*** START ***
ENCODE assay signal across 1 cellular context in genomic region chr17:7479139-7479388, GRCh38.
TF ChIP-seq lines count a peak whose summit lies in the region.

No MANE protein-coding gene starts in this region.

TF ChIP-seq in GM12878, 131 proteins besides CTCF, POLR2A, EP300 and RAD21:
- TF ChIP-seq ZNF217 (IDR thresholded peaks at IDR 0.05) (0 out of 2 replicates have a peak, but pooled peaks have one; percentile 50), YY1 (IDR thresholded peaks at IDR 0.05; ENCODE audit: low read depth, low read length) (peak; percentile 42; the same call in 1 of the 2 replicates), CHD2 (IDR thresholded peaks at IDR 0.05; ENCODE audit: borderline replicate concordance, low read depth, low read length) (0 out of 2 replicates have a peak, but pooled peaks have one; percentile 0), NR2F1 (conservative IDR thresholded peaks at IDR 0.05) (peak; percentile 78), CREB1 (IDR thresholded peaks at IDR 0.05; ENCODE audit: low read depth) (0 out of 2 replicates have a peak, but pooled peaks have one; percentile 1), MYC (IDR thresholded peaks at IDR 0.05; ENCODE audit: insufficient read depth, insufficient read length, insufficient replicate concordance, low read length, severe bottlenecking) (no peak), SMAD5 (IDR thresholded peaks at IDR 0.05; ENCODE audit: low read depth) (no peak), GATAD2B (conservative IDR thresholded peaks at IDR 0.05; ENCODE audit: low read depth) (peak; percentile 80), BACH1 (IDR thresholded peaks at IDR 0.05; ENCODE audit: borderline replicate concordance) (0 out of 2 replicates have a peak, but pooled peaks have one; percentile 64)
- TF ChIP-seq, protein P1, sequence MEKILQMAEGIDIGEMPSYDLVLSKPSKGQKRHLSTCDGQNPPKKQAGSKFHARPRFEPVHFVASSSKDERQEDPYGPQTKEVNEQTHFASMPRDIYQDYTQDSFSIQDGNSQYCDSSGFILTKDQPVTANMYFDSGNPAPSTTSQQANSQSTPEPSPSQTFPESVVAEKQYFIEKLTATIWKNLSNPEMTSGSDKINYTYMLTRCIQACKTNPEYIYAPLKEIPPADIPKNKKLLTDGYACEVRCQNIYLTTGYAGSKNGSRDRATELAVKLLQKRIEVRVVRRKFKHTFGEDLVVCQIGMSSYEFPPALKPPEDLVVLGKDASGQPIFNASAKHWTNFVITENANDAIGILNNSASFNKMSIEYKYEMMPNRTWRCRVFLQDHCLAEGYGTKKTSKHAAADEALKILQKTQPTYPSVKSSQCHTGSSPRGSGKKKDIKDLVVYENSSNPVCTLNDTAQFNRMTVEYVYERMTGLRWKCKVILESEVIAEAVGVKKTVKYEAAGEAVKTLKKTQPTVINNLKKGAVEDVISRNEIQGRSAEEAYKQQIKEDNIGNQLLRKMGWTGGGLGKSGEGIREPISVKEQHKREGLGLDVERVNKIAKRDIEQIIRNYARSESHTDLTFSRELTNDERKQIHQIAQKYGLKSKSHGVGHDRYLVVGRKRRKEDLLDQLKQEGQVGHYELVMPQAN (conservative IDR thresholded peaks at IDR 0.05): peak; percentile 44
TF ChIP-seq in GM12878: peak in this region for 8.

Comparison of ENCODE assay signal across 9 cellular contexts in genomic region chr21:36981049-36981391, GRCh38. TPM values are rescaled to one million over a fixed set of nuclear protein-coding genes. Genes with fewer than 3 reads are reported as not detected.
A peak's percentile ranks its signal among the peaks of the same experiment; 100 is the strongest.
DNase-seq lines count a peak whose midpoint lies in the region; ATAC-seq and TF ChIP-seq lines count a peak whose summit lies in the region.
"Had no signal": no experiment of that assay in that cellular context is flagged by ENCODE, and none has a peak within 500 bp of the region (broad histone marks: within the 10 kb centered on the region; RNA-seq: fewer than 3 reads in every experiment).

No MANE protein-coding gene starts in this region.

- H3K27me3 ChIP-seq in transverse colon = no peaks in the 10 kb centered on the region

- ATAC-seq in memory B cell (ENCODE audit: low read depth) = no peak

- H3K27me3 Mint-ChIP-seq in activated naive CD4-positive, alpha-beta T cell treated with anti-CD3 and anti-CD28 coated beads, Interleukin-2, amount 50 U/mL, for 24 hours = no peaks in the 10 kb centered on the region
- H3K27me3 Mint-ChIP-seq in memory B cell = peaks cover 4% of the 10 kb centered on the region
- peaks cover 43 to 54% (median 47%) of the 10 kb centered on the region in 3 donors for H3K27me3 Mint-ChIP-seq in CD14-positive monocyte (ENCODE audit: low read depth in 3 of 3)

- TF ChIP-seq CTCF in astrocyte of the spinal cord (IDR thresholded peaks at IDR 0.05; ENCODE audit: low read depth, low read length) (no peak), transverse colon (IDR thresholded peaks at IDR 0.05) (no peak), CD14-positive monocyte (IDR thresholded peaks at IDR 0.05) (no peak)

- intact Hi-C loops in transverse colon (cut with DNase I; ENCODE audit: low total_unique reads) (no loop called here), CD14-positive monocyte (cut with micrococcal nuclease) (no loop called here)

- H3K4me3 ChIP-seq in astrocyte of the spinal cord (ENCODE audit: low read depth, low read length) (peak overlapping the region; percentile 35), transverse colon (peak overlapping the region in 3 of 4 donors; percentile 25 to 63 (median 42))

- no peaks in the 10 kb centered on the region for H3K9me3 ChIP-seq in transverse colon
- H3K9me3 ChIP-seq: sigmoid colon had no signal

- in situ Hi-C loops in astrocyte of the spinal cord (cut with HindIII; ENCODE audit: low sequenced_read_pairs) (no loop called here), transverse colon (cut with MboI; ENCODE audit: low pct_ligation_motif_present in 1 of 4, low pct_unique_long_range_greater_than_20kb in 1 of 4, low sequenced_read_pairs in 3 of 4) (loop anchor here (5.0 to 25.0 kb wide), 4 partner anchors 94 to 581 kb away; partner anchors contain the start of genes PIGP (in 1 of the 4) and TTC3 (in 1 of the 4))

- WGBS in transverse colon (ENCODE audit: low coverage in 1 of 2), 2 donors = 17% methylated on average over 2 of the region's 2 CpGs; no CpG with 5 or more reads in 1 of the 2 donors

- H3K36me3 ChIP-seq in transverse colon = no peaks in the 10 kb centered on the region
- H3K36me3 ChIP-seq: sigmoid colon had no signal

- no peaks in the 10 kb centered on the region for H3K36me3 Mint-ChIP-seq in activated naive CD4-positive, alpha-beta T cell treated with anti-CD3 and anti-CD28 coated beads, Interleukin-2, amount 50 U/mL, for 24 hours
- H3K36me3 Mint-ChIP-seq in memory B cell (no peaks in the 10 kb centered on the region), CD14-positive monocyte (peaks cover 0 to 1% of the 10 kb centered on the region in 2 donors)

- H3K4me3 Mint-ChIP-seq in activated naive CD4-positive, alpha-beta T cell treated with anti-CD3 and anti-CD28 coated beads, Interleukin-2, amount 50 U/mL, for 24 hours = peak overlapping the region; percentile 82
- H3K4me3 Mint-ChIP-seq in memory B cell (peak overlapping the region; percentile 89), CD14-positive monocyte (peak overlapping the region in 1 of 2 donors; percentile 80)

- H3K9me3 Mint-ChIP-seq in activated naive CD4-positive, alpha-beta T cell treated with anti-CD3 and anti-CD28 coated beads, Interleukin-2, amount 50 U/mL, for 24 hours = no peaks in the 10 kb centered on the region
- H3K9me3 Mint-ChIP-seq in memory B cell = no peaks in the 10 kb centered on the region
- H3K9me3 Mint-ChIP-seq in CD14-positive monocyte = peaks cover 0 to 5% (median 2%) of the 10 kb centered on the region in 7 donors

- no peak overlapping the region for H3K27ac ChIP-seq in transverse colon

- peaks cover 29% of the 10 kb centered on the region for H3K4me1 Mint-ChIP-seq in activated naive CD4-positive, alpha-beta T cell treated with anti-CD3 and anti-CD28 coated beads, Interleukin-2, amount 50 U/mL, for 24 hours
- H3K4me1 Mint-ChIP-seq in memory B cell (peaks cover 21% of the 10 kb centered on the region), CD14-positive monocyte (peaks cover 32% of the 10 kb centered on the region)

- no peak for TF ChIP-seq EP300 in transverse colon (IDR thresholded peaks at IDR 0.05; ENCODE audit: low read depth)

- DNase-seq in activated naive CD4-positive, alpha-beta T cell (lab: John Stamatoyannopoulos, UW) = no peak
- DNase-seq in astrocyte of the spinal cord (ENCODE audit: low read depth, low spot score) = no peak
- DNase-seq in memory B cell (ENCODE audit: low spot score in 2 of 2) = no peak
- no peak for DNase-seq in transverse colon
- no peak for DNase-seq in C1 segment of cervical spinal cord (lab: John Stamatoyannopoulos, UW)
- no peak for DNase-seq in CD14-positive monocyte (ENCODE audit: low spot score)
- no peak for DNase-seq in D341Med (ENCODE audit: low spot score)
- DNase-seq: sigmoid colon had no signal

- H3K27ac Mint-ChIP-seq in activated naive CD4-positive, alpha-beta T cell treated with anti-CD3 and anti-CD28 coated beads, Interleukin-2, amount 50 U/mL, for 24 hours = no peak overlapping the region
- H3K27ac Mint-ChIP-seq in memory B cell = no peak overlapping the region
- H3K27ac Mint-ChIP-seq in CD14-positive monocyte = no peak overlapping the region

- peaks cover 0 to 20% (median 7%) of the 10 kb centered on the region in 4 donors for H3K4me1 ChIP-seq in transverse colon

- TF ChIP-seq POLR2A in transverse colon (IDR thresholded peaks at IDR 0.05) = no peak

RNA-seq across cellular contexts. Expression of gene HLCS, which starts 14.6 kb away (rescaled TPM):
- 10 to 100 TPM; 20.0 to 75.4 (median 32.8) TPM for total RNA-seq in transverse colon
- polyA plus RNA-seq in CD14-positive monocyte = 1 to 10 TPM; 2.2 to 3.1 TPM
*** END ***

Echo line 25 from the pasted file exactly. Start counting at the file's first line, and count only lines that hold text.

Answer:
- H3K36me3 ChIP-seq in transverse colon = no peaks in the 10 kb centered on the region